GALLOPIN’ GRANDMA: Halt Helicopter Parenting

By on September 22, 2015

‘Submarine Parenting’ is a better method

Gallopin’ Grandma’s grandmother, Blanche, at the Sioux City Airport in 1945. She is trading in her helicopter parenting for a B-29 bomber. (Photot: Gallopin’ Grandma)

Gallopin’ Grandma’s grandmother, Blanche, at the Sioux City Airport in 1945. She is trading in her helicopter parenting for a B-29 bomber. (Photot: Gallopin’ Grandma)

Jackson Hole, Wyoming – A recent email from my friend LaWanda back in my hometown of Corn Cob, Iowa, relates the details of the latest Corn Cob nut attack. It seems that her cousin, Tiffani Tidwell, has ignited a firestorm of sorts. Apparently Tiffani took her 6-year-old demon child, Lance, to lunch at the Coffee Cup Cafe. The Coffee Cup is not really a lunch place, but one of those small-town places where nothing ever changes, including the clientele and waitresses. It’s mostly a place where a lot of old men sit around, drinking all the coffee, and getting in everyone’s way. They occasionally change the dead flies in the window, but that’s it.

The story goes that Tiffani took Lance to lunch, and Fern, the waitress, gave him a placemat and a few crayons to color with. He was busy drawing unflattering pictures of his mother and printing all the four-letter words he knew, when his mother let out a banshee shriek and began screaming about the crayons, all four of them. She screeched that the crayons were from China, they were full of asbestos and it was an international plot to conquer the world. The entire planet was to be poisoned with asbestos and they were starting with Lance. While she was shrieking away she was ignoring the cockroach in her salad, the dead mouse behind the counter and all the dead flies in the window. Cockroaches can be dealt with, but Chinese crayons — get real.

She grabbed Lance and raced out the door hollering for the police. I hear she is suing the restaurant, the EPA, the Chinese consulate and for good measure, the Foo Fang Chinese laundry in Des Moines.

I bring this up because it seems to be a symptom of parenting in our times. There is something called a “helicopter parent” because they are always hovering around, interfering with everything, making sure all goes well with their precious progeny. It seems that Mommy and Daddy will make sure effort and badness will go away and goodness and greatness will magically appear with no effort on the child’s part.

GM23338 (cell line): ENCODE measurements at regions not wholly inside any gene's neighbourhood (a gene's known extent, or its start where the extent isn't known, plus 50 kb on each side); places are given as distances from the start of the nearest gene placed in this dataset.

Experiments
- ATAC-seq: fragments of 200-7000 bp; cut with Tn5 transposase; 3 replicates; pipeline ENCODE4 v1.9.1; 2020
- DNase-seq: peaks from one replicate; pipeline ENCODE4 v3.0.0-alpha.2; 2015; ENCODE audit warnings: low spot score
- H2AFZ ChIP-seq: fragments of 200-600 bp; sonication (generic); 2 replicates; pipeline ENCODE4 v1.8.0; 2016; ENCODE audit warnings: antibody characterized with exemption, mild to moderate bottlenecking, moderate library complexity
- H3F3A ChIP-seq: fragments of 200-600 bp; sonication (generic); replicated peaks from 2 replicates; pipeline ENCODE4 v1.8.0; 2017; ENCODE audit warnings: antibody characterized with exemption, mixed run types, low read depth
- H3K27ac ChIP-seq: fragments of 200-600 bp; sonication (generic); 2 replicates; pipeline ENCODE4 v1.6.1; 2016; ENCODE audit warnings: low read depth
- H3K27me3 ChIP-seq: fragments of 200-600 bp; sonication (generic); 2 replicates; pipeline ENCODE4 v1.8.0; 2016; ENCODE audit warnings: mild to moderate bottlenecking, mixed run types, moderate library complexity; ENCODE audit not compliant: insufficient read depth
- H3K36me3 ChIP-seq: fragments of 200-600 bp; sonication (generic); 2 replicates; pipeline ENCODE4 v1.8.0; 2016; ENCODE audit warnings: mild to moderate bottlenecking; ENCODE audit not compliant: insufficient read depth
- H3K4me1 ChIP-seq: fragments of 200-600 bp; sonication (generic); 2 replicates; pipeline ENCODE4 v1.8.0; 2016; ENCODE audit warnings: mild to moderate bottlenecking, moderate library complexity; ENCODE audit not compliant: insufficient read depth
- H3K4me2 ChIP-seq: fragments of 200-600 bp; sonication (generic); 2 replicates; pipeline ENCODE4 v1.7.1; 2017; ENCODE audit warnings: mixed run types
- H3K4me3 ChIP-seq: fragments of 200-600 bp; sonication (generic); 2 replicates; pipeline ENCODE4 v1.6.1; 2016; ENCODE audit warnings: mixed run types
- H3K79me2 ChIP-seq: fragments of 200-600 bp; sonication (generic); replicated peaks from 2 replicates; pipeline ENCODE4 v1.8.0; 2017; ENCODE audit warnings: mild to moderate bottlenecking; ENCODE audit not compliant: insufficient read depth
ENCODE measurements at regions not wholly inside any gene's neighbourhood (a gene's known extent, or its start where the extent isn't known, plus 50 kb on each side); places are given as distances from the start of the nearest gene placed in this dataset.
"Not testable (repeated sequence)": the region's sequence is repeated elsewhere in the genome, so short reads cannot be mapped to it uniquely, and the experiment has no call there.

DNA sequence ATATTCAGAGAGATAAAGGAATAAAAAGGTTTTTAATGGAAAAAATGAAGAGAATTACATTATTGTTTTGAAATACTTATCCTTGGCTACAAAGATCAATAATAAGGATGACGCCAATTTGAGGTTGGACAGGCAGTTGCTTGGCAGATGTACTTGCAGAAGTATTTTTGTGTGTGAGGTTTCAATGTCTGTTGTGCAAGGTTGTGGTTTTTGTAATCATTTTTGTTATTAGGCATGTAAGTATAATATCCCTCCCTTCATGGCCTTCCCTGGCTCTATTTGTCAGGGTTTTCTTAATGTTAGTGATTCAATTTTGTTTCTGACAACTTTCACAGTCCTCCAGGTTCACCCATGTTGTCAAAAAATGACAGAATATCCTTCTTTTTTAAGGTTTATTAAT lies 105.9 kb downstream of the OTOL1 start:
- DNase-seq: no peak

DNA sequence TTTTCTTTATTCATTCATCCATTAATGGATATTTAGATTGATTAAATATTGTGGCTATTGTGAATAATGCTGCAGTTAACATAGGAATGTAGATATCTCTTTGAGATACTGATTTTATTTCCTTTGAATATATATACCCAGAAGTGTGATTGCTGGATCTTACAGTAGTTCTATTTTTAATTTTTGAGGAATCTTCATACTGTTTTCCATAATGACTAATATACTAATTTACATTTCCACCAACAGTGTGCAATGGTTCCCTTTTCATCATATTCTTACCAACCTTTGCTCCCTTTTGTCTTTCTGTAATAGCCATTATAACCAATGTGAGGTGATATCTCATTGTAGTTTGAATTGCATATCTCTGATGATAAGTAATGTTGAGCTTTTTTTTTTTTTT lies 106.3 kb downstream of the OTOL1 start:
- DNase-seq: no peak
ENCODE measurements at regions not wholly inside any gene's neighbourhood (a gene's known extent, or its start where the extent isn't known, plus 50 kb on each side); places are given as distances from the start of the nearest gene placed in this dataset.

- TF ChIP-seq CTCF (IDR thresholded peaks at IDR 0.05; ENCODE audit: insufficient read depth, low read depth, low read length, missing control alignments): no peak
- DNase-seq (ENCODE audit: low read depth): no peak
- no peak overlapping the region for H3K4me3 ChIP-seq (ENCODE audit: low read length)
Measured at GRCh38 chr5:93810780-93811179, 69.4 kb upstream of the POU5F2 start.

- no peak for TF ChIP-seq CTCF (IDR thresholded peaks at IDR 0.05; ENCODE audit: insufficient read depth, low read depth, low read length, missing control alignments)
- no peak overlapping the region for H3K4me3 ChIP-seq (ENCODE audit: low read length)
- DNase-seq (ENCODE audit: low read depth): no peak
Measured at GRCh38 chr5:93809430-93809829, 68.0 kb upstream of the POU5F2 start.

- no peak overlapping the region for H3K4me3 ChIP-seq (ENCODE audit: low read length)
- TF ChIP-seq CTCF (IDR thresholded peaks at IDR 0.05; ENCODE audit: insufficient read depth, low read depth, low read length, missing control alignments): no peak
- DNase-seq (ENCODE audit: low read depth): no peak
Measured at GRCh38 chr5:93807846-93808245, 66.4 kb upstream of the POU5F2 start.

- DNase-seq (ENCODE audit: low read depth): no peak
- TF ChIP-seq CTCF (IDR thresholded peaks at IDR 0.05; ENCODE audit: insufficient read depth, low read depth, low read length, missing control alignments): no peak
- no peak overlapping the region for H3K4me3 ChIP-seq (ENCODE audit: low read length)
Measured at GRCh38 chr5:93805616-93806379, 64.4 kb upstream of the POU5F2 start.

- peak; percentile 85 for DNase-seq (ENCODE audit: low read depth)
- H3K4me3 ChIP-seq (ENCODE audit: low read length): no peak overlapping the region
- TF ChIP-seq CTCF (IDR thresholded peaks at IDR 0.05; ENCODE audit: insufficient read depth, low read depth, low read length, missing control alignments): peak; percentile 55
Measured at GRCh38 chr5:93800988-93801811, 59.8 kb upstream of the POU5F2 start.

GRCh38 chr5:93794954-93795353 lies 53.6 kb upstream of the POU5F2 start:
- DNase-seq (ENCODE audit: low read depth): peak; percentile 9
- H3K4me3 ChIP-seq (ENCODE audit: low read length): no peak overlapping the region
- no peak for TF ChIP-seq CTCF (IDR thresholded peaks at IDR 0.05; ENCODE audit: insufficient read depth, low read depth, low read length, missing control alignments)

I think my generation was probably the last generation that was allowed to do anything. We walked to school, rode bikes everywhere and did just about everything with no adult interference. It’s not that our parents didn’t care; they just had other things to do, like trying to earn a living.

Then someone, somewhere decided that everyone had to be a winner. No losers allowed. Everyone worries about self-esteem, but I can’t recall that we were expected to have self-esteem. I understand that everyone gets a trophy today; when we were kids we knew a loser when we saw one. There are no losers today, though because parents have taken care of that.

The last time I was home in Corn Cob I went out to the farm to see Gertrude, the big momma pig. She is my friend and we have things in common like raising children in an uncertain world. I asked her if she was a helicopter parent, swarming over her children, making sure that all went well.

“For heaven’s sake,” she said. “I have 15 kids and it’s all I can do to see that they get something to eat and don’t get their heads stuck in the fence. They are pigs, you know.”

She went on to say that she was their mother, not Dr. Phil, and it wasn’t her job to feel sorry for them or, if you will forgive me, grease their way.

She’s right, you know. I think helicopter parenting is a bad idea. It doesn’t work and the kids can see you coming. My years as a world-class lunchroom lady have convinced me that the submarine method is best. You just lurk around out of site, and then you burst to the surface and scare everyone half to death. Works every time. PJH

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